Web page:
Letters

Letters 10-27-2014

Paging Doctor Dan: The doctor’s promise to repeal Obamacare reminds me of the frantic restaurant owner hurrying to install an exhaust fan after the kitchen burns down. He voted 51 times to replace the ACA law; a colossal waste of money and time. It’s here to stay and he has nothing to replace it.

Evolution Is Real Science: Breathtaking inanity. That was the term used by Judge John Jones III in his elegant evisceration of creationist arguments attempting to equate it to evolutionary theory in his landmark Kitzmiller vs. Dover Board of Education decision in 2005.

U.S. No Global Police: Steven Tuttle in the October 13 issue is correct: our military, under the leadership of the President (not the Congress) is charged with protecting the country, its citizens, and its borders. It is not charged with  performing military missions in other places in the world just because they have something we want (oil), or we don’t like their form of government, or we want to force them to live by the UN or our rules.

Graffiti: Art Or Vandalism?: I walk the [Grand Traverse] Commons frequently and sometimes I include the loop up to the cistern just to go and see how the art on the cistern has evolved. Granted there is the occasional gross image or word but generally there is a flurry of color.

NMEAC Snubbed: Northern Michigan Environmental Action Council (NMEAC) is the Grand Traverse region’s oldest grassroots environmental advocacy organization. Preserving the environment through citizen action and education is our mission.

Vote, Everyone: Election Day on November 4 is fast approaching, and now is the time to make a commitment to vote. You may be getting sick of the political ads on TV, but instead, be grateful that you live in a free country with open elections. Take the time to learn about the candidates by contacting your county parties and doing research.

Do Fluoride Research: Hydrofluorosilicic acid, H2SiF6, is a byproduct from the production of fertilizer. This liquid, not environmentally safe, is scrubbed from the chimney of the fertilizer plant, put into containers, and shipped. Now it is a ‘product’ added to the public drinking water.

Meet The Homeless: As someone who volunteers for a Traverse City organization that works with homeless people, I am appalled at what is happening at the meetings regarding the homeless shelter. The people fighting this shelter need to get to know some homeless families. They have the wrong idea about who the homeless are.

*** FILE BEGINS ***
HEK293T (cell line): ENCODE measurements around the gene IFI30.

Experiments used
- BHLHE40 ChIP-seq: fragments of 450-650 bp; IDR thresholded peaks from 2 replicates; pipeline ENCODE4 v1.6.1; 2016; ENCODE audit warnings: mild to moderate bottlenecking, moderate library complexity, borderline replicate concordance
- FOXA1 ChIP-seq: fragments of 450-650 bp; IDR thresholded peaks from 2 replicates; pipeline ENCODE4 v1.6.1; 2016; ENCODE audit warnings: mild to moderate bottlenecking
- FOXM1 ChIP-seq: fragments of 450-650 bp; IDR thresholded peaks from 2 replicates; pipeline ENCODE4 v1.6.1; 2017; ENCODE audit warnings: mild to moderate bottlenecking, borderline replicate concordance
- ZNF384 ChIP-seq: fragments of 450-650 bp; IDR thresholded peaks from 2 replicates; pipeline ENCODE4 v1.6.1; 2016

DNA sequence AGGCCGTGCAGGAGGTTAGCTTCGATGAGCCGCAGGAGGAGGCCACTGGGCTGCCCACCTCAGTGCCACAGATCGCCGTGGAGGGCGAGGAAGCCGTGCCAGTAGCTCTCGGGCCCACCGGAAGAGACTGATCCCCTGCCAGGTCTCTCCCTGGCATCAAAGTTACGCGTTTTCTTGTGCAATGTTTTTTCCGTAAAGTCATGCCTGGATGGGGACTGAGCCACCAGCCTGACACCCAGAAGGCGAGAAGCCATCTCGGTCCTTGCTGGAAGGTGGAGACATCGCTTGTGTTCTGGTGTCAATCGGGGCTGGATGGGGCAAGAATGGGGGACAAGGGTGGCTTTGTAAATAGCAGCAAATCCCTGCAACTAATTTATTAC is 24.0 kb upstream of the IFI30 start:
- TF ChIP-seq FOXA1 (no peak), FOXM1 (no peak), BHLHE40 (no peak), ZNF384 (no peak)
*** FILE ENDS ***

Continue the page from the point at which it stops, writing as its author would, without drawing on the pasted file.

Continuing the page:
Home · Articles · News · Books · Cosmopolis, Anyone?
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Cosmopolis, Anyone?

Nancy Sundstrom - June 19th, 2003
Many in the literary world wondered how Don DeLillo was going to top his last effort, the sprawling, muscular masterpiece named “Underworld.“ But we should have known to look for a surprise. In “Cosmopolis,“ his 13th novel, he spins a tale that is taught, intimate and tightly controlled. In may not be “Underworld,“ but then, what could be?
Expectations for this were so high that it came as no surprise that critics railed on it for being written in DeLillo’s usual biting, perceptive yet distant style, as opposed to the wittier, warmer one he revealed, to great acclaim, in “Underworld. More than a few also took jabs at it for being set in the year 2000, which made it seem a step back in time, but these observations aside, “Cosmopolis“ reflects DeLillo in a new millennium state of mind. For the most part, this is a very moving account of the unexpected downfall of someone for whom failure was never an option.
The tale focuses on a day in the life of Eric Packer, a reclusive, angst-ridden, 28-year-old, New York, New Economy billionaire. He is described by a friend as wanting “to be one civilization ahead of this one,“ such is the scope and depth of his ambition. On a spring day in 2000, he sets out for the day in his customized white stretch limo with two bits of business on his mind - he wants to get at a haircut at Anthony‘s, his father‘s old barber, and he wants to place a cataclysmic bet against the yen, which is mounting.

“Sleep failed him more often now, not once or twice a week but four times, five. What did he do when this happened? He did not take long walks into the scrolling dawn. There was no friend he loved enough to harrow with a call. What was there to say? It was a matter of silences, not words.